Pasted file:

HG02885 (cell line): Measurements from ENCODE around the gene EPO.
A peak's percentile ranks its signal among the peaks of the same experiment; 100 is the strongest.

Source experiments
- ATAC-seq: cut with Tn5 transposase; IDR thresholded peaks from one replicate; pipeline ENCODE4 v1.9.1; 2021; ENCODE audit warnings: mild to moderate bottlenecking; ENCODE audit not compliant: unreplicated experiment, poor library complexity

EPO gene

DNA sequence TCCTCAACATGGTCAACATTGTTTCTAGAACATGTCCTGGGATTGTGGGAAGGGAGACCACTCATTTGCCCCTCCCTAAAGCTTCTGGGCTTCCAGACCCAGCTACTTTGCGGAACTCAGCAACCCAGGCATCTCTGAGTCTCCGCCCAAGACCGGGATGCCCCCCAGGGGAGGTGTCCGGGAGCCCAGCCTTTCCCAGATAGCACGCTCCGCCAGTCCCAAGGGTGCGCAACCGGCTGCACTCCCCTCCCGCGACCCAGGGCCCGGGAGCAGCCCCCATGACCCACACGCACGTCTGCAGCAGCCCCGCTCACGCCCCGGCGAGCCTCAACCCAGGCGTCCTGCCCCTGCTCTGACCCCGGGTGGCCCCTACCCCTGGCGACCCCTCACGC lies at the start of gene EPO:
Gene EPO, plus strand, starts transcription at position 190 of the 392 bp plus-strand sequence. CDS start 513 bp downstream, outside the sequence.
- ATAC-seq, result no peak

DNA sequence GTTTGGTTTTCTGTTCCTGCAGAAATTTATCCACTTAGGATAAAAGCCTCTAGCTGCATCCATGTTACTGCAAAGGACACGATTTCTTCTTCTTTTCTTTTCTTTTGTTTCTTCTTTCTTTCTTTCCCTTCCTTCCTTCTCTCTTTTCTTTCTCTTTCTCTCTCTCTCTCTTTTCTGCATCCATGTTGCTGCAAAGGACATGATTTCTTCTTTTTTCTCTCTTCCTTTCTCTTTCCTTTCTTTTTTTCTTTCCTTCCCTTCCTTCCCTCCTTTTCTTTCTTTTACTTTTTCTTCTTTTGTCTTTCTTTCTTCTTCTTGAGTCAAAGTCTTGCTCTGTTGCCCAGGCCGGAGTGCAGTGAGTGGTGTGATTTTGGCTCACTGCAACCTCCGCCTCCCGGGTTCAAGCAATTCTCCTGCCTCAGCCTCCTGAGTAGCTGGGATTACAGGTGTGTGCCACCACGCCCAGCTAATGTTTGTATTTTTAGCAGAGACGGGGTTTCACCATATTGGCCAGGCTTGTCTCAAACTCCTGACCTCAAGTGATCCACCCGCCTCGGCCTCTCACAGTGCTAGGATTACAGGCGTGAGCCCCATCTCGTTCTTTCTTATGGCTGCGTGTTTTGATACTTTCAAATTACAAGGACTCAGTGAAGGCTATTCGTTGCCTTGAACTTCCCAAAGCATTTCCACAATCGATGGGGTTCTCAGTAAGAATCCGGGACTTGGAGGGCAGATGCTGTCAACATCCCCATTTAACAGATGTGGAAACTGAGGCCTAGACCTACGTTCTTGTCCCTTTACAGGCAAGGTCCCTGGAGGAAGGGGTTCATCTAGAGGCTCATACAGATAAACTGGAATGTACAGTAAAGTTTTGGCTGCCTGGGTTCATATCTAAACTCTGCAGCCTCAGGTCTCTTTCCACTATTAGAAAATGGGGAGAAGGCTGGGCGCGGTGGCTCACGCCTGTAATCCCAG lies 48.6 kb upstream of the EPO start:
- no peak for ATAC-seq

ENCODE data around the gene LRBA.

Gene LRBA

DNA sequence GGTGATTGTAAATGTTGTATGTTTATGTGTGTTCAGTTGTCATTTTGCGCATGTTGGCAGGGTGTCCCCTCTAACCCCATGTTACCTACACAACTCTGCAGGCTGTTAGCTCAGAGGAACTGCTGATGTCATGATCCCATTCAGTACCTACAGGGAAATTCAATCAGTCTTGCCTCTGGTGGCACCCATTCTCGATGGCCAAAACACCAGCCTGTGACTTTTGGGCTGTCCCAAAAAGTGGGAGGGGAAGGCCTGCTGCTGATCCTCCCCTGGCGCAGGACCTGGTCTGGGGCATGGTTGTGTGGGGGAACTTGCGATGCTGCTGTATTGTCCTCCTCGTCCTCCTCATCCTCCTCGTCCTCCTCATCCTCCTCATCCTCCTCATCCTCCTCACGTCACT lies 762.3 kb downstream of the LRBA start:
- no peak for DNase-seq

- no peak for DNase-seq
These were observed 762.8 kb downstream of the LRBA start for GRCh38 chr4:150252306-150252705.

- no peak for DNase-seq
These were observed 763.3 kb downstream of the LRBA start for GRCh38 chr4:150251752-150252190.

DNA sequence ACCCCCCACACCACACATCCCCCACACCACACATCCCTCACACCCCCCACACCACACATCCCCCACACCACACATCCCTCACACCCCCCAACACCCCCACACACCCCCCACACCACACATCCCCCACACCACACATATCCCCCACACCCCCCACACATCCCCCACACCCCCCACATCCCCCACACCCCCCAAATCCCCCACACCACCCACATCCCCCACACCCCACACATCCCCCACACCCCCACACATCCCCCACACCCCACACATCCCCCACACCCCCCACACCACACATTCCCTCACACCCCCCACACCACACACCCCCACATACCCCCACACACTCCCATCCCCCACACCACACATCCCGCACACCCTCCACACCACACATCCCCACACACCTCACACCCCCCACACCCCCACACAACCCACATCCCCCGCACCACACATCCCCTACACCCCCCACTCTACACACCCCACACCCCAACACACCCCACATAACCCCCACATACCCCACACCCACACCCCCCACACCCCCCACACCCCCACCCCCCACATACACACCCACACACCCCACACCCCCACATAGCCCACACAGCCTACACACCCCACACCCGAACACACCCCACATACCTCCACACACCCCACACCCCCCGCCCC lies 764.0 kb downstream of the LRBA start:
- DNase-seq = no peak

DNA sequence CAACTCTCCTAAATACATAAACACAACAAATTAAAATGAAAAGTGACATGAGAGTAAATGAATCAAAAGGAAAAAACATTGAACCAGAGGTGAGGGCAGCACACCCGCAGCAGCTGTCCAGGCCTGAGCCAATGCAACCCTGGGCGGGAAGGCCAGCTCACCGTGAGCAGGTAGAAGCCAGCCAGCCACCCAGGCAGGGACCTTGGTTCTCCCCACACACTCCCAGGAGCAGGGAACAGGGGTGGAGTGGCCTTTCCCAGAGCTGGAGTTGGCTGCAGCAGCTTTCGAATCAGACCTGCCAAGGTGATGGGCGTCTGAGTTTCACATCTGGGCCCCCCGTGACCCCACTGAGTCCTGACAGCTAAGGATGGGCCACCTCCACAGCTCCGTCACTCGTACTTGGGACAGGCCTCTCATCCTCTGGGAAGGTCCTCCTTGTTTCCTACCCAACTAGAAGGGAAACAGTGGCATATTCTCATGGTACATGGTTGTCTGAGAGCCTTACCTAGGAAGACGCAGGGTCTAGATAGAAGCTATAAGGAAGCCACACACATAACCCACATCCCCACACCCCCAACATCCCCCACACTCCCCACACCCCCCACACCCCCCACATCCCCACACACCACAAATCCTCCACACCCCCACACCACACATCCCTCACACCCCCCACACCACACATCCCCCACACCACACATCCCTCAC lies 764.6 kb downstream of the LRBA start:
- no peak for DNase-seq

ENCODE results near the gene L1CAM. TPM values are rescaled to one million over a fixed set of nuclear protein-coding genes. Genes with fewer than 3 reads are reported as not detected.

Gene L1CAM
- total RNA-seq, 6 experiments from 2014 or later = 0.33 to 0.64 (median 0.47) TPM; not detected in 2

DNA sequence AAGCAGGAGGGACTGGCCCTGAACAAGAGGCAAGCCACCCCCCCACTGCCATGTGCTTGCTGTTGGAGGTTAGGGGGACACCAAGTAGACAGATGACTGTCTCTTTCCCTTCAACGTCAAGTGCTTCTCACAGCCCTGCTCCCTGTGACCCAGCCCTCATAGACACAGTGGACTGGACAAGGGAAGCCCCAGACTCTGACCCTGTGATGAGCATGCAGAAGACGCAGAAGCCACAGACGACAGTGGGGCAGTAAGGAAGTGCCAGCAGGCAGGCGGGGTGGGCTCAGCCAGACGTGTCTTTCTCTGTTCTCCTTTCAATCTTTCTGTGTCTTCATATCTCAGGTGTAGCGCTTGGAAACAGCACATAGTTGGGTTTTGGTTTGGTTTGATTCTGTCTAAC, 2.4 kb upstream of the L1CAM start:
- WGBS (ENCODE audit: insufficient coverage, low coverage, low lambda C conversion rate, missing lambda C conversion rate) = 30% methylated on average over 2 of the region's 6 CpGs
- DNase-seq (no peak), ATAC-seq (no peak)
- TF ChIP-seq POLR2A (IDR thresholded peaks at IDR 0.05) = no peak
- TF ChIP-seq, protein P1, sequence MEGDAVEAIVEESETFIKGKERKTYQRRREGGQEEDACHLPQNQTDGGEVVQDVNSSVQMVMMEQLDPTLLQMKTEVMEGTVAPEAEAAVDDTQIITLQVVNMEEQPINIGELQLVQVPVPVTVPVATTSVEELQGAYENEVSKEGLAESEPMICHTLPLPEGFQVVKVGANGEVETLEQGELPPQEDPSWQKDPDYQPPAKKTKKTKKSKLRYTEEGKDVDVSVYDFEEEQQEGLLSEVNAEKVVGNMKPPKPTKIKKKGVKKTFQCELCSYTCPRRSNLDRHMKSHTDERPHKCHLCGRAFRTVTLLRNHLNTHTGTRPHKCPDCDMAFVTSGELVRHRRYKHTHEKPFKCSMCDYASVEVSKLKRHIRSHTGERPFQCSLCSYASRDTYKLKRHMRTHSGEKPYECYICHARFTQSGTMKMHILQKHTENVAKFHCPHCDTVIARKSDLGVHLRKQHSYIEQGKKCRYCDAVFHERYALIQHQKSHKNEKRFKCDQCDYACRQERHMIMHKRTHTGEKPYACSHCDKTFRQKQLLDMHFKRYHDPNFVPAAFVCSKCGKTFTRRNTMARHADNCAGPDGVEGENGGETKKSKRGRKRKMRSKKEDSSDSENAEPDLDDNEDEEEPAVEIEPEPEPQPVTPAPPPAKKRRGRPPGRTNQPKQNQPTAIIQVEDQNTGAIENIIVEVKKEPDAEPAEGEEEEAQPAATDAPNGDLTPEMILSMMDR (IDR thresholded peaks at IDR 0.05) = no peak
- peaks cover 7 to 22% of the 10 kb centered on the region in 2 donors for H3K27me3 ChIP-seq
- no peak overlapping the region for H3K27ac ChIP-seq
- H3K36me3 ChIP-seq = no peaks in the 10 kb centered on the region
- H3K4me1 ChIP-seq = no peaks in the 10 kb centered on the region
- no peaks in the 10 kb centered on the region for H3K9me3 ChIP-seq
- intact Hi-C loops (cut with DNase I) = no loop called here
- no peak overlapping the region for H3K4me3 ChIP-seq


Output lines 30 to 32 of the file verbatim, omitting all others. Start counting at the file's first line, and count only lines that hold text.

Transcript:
- TF ChIP-seq, protein P1, sequence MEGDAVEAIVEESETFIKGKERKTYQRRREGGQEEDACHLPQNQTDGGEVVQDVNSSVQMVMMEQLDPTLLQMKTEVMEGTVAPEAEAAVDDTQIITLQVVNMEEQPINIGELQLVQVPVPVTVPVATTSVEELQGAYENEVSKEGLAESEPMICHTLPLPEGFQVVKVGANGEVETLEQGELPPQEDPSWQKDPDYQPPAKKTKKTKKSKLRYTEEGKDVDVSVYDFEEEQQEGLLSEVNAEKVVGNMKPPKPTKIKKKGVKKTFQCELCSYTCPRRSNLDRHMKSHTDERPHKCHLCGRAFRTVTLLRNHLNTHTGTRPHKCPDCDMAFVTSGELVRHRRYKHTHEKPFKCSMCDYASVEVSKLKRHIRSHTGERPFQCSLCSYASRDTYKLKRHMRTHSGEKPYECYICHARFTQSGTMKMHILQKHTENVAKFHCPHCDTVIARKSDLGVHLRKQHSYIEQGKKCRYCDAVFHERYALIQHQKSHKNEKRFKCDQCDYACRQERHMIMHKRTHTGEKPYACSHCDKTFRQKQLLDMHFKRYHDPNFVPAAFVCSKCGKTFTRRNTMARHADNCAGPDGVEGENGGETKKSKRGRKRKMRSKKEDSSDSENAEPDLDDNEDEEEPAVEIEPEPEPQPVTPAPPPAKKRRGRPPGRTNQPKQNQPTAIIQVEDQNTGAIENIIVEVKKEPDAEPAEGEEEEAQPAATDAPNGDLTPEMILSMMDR (IDR thresholded peaks at IDR 0.05) = no peak
- peaks cover 7 to 22% of the 10 kb centered on the region in 2 donors for H3K27me3 ChIP-seq
- no peak overlapping the region for H3K27ac ChIP-seq